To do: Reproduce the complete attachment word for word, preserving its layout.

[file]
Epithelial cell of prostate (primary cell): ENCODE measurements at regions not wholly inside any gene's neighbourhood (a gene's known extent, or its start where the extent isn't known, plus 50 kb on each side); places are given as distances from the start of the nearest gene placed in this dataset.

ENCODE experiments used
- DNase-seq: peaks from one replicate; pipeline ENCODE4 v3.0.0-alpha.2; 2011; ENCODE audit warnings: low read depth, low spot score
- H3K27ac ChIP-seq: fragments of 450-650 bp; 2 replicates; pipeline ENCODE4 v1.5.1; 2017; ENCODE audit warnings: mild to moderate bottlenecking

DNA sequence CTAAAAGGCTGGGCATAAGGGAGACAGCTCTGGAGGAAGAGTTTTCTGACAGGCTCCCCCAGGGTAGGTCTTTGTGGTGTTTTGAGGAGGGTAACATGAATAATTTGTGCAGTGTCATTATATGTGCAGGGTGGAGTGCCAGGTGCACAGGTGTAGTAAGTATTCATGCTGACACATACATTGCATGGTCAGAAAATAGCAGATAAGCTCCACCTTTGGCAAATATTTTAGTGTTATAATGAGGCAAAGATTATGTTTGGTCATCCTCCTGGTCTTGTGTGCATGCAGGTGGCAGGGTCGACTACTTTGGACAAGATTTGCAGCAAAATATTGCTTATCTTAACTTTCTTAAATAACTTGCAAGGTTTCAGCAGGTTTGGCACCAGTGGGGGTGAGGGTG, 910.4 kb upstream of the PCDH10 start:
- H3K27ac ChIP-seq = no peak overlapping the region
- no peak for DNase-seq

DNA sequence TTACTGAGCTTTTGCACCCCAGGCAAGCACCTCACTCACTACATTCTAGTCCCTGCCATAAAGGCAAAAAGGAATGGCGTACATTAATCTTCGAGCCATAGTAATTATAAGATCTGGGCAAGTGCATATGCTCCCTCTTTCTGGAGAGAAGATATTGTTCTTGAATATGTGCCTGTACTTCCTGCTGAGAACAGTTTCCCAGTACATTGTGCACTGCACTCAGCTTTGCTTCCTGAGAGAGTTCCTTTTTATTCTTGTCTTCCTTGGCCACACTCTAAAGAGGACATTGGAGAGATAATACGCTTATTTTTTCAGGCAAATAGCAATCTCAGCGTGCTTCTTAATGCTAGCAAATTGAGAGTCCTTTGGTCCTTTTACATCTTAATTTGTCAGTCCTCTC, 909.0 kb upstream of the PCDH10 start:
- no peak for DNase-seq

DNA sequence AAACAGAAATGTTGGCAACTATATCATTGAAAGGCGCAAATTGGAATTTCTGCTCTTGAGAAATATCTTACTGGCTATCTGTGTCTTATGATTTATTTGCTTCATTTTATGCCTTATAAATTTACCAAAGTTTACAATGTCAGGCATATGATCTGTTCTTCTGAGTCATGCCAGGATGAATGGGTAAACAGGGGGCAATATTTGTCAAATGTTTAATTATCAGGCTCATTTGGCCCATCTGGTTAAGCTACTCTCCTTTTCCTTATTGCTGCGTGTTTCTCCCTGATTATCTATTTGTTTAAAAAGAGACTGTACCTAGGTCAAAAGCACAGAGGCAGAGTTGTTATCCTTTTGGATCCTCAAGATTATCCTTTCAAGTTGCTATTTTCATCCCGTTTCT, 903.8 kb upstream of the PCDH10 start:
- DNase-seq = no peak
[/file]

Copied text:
Epithelial cell of prostate (primary cell): ENCODE measurements at regions not wholly inside any gene's neighbourhood (a gene's known extent, or its start where the extent isn't known, plus 50 kb on each side); places are given as distances from the start of the nearest gene placed in this dataset.

ENCODE experiments used
- DNase-seq: peaks from one replicate; pipeline ENCODE4 v3.0.0-alpha.2; 2011; ENCODE audit warnings: low read depth, low spot score
- H3K27ac ChIP-seq: fragments of 450-650 bp; 2 replicates; pipeline ENCODE4 v1.5.1; 2017; ENCODE audit warnings: mild to moderate bottlenecking

DNA sequence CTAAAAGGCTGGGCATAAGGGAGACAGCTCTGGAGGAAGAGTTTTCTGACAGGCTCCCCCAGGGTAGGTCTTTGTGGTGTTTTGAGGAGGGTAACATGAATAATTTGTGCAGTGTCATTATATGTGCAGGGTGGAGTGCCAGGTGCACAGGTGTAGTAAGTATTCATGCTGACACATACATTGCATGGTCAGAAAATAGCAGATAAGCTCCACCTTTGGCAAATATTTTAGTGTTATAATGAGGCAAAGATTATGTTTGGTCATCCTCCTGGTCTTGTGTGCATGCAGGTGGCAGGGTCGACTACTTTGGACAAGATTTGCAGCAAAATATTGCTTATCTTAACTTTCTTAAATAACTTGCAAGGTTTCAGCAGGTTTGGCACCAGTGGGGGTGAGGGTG, 910.4 kb upstream of the PCDH10 start:
- H3K27ac ChIP-seq = no peak overlapping the region
- no peak for DNase-seq

DNA sequence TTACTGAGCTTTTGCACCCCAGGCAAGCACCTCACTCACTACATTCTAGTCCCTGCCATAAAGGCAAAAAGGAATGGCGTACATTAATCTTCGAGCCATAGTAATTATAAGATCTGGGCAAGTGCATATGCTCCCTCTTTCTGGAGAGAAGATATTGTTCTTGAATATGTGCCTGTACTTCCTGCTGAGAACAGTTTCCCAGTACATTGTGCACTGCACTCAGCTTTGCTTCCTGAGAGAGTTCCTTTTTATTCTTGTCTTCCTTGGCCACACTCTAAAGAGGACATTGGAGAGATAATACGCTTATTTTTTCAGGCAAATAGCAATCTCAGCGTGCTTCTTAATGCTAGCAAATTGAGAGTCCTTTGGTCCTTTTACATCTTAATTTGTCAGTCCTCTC, 909.0 kb upstream of the PCDH10 start:
- no peak for DNase-seq

DNA sequence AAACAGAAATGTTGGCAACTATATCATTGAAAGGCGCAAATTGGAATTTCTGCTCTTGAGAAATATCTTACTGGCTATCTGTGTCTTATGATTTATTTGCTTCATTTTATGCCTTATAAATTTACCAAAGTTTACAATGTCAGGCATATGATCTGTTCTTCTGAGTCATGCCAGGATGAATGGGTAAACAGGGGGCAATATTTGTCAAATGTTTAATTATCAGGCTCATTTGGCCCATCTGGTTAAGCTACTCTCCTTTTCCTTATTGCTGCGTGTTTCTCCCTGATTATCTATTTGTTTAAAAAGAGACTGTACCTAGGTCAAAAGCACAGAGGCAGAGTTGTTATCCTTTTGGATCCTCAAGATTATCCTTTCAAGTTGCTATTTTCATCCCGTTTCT, 903.8 kb upstream of the PCDH10 start:
- DNase-seq = no peak